Market Trend

Why Korean startup founders should start a business in Japan now 

March 15, 2024

In this series of articles, we will summarize the current state of the Japanese market, practicalities of establishing a local subsidiary in Japan.

For Korean startups considering expanding into the Japanese market, we will also cover matters that will be necessary after the startup has entered the Japanese market.

1) TIP for Korean startups entering the Japanese market

In this first installment, let's start with "Advantages for Korean Startups to Expand into Japan!"

Two keywords that are cited as advantages for Korean startups to expand into Japan are "Korean boom" and "delayed digital transformation".

(Picture of BTS, Source : HYBE)

▼ The "Korean Boom" in Japan

First, let us explain the Korean boom in Japan, which has a history spanning more than 20 years.

The Korean (Hallyu) boom can be divided into four categories. Japan is currently in the midst of the fourth Korean boom.

*The 1st Korean boom (2003~2005)

The first Korean boom began with the Korean drama "Winter Sonata" broadcast in Japan in 2003. Actor Bae Yong-jun was a symbolic figure of the first Korean boom with high popularity among middle-aged and older ladies.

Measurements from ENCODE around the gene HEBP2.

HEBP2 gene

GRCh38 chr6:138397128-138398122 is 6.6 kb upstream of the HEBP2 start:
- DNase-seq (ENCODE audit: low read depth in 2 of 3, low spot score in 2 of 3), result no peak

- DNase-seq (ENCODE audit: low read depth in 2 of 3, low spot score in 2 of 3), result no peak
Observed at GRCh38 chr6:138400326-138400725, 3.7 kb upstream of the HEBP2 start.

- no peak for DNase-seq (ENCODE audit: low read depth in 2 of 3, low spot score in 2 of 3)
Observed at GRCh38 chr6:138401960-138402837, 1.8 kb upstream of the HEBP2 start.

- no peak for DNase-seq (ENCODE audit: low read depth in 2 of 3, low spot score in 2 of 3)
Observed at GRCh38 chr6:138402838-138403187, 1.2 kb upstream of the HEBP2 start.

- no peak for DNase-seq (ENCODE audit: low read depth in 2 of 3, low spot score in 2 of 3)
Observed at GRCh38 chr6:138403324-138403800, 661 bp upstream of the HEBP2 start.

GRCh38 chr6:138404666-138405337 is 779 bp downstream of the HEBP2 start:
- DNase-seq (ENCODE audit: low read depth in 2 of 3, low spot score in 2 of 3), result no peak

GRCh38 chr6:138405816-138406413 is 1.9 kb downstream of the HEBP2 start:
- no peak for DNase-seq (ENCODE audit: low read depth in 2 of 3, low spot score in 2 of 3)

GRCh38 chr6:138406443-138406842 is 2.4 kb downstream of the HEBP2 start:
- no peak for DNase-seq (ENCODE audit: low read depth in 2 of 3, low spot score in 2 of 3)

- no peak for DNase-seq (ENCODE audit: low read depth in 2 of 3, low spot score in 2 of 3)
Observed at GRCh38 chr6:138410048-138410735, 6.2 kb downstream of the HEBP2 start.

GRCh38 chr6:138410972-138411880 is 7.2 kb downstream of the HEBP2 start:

*The 2nd Korean boom (~around 2010)

The second K-POP boom is said to have started with the debut in Japan of such artists as Tohoshinki, Girls' Generation, BIGBANG, and KARA. The number of appearances on Japanese music programs and concerts in Japan increased.

(Source : DSP Media)

*Third Korean boom (~around 2020)

The third boom, considered to be from 2016 to 2017, saw a resurgence in K-POP popularity with the rise of new idol groups such as TWICE and BTS.

The difference from the second boom is "SNS". Compared to the second generation, which was mainly based on media exposure, the Korean boom has been accelerated by the availability of real-time information through Instagram, etc. 

The third generation is characterized by the diversification of content shared on SNS, not only KPOP, but also food, fashion, language, and more. 

*Fourth Korean Boom (to present)

In the fourth Korean boom, which began around the time of the pandemic, "Korean content" in all genres, including food, fashion, and interior design, as well as K-POP, dramas, and other content, took root and became popularized. 

(Source : Netflix)

In addition, Covid-19 has led to a rapid increase in the number of people using Netflix and other video distribution services. As a result, the Korean boom, which was centered on young people in the 2nd and 3rd boom, has been embraced by people of all ages and both genders.

Today, Japanese members have almost always joined idol groups. Collaboration between Japan and Korea will probably accelerate in various fields in the future, such as the production of Japanese-Korean co-produced TV dramas.

Thus, over the past 20 years, the Korean boom in Japan has gone beyond a boom and become firmly anchored. The current situation in the Japanese market can be regarded as an open situation for companies in the content and lifestyle fields, such as K-POP and fashion.